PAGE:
Our next parish education event will be after Liturgy on 15 December, and will answer the question The Eastern Catholic Churches: what are they?

✙   ✙   ✙

Ikon of the Servant of God Andrey Sheptytsky

Prayer for the Beatification of the Servant of God Metropolitan Andrey:

Our Lord Jesus Christ — You always reward Your faithful servants, not only with special gifts of Your love, but also with the eternal reward of the saints in heaven, and in many cases You grant them the recognition of sanctity by Your Church here on earth.

We humbly pray: grant that Your faithful servant Metropolitan Andrey be numbered among the saints. Throughout his just life, ‘full of suffering and trials,’ he was a good shepherd for his flock and a great labourer for Christian unity. And through his beatification and intercession, grant our entire people the great gift of unity and love. Amen.

Today, 15 November, is the beginning of the pre-Christmas season of abstinence and penance of the eastern churches, often known as ‘Philip’s Fast’ because it begins the day after the feast of St Philip the Apostle. The season corresponds to but is somewhat longer than the season of Advent in the western church, and lasts through 24 December.

Although not traditionally as strict a fast as the pre-Easter season of Lent, Philip’s Fast serves a similar purpose in preparing us mentally and spiritually for the great celebration to come. In the words of Monsignor Russell A. Duker:

To worthily meet our Lord and Savior, we should sanctify this pre-Nativity season of the Phillipian Fast. Sanctifying means spending our time in faith and in the service of God and in kindness towards our neighbor, especially those who are in need of our assistance. And we should think of what we would have been had Christ not come to our lowliness and poverty. Together with the whole of the Byzantine Church we should try to meet Christ as he deserves to be met and as it will, in His mercy, best serve our spiritual benefit!

[Source: ‘Philip’s Fast / Advent’, byzcath.org]

Join us on Saturday 17 November, following our regular Divine Liturgy, for a presentation about the life and legacy of Metropolitan Andrey Sheptytsky OSBM.

Metropolitan Andrey Sheptytsky

Andrey Sheptytsky was Metropolitan Archbishop of the Ukrainian Greek Catholic Church between 1901 and 1944: a tenure that encompassed two world wars and seven different political regimes in Ukraine. According to the historian Jaroslav Pelikan, ‘Arguably, Metropolitan Andriy Sheptytsky was the most influential figure … in the entire history of the Ukrainian Church in the twentieth century.’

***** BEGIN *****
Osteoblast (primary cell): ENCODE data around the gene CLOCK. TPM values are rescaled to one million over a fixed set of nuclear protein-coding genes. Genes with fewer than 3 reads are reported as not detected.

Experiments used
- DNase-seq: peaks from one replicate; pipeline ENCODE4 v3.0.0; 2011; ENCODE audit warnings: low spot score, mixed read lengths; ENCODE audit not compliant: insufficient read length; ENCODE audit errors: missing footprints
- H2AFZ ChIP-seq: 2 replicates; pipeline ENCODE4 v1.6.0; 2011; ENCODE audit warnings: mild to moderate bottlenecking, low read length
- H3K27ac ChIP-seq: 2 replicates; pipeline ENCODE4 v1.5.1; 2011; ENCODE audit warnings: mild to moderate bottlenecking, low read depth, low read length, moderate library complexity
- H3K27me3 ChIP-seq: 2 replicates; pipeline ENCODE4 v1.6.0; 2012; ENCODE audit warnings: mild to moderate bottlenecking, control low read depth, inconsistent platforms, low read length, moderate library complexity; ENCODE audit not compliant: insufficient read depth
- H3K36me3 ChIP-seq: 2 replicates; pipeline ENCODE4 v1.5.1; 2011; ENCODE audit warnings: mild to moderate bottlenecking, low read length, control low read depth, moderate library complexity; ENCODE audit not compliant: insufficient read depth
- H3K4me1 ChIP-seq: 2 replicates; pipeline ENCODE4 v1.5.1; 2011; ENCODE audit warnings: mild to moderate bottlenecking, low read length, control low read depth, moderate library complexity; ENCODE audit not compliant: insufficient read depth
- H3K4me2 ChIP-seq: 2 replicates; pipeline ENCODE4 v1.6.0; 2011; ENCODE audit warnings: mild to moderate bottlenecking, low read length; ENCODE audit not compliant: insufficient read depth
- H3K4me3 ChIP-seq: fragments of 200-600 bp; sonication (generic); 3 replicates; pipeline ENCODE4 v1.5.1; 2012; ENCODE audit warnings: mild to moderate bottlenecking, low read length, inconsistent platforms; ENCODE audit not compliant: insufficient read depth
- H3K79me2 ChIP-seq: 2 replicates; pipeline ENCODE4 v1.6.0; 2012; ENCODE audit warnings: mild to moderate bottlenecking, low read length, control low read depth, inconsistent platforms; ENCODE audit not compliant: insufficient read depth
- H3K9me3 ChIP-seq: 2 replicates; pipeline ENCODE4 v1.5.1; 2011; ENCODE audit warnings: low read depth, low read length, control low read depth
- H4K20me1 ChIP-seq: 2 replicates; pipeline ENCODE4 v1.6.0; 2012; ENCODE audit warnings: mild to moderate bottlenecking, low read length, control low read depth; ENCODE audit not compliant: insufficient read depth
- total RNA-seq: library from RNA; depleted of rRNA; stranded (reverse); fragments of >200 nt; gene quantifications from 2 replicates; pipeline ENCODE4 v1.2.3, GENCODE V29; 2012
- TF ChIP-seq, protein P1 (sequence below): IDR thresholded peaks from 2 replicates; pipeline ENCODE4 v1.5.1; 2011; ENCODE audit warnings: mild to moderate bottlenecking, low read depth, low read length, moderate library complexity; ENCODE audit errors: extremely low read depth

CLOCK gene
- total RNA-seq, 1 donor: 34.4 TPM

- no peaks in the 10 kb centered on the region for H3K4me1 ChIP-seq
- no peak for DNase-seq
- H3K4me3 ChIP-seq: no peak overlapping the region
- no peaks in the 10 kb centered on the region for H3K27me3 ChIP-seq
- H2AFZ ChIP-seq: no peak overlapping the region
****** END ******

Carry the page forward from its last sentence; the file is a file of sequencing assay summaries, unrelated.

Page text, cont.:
Father Yuriy will present a short video (approx. 30 minutes), and lead discussion.

On Saturday 24 November, our parish will commemorate the 85th anniversary of the Holodomor—from морити голодом, ‘to kill by starvation’—, the man-made famine that killed millions of Ukrainians in the 1930s. The full extent of this famine has only become known in the years since the collapse of the Soviet Union and the opening of historical archives in Russia and Ukraine. Although the exact number who died as a result of the famine cannot be known, recent scholarship suggests it is between 3.3 and 7.5 million.

At the end of our liturgy on that day, we will have Panakhyda (memorial prayers) for the victims of the Holodomor, and after the service will gather in the parish hall to watch the film Bitter Harvest. This 2017, English-language film mixes romance and action genres to tell the story of the Holodomor through the experience of two young lovers struggling to survive and resist the Bolshevik forced collectivization of farms and starvation policies.

We expect to start the film at about 12:30 PM, and it is 1 hour and 43 minutes long. All are welcome.

The annual Christmas Bazaar, organised by the Ukrainian-Canadian Cultural Society of Nanaimo and the Vesna Ukrainian Dancers, will take place this year on 1 December, in St Michael's parish hall. Please come out to support these two organisations and to stock up on perogies, borscht, and other delicious Ukrainian fare for the holidays. Doors open at 11:00 AM, and close at 3:00 PM.

Note: On that weekend, to ensure that parishioners and bazaar attendees both have access to parking, our regular Liturgy schedule will be adjusted. There will be no Divine Liturgy on the Saturday, but instead the service will be at 3:00 PM on Sunday 2 December.

Announcement of Ukrainian Christmas Bazaar, 1–2 December 2018

If you missed our recent after-Liturgy presentation and discussion on Christ our Pascha, the catechism of the Ukrainian Catholic Church, you can watch one of the videos from that presentation here. In this video, Right Rev. Dr Andriy Chirovsky from the Metropolitan Andrey Sheptytsky Institute of Eastern Christian Studies, speaks about the unique structure of this Ukrainian Catholic catechism and how it relates to the Byzantine Liturgy of St Basil the Great.

Our next parish education event will be after Liturgy on 17 November, and will be devoted to the Metropolitan Andrey Sheptytsky.

Our parish praznyk (the annual celebration of the feastday of our patron, St Michael the Archangel) will take place earlier than usual this year so that as many parishioners as possible can be present. On Saturday 27 October, following the 11AM Divine Liturgy, a parish luncheon will be held in the church hall. Parishioners old and new, visitors, and family members are all welcome.

If you would like to contribute by bringing a dish of food to the meal, that will certainly be appreciated, but there is no obligation. We expect to have plenty of food, including traditional Ukrainian dishes.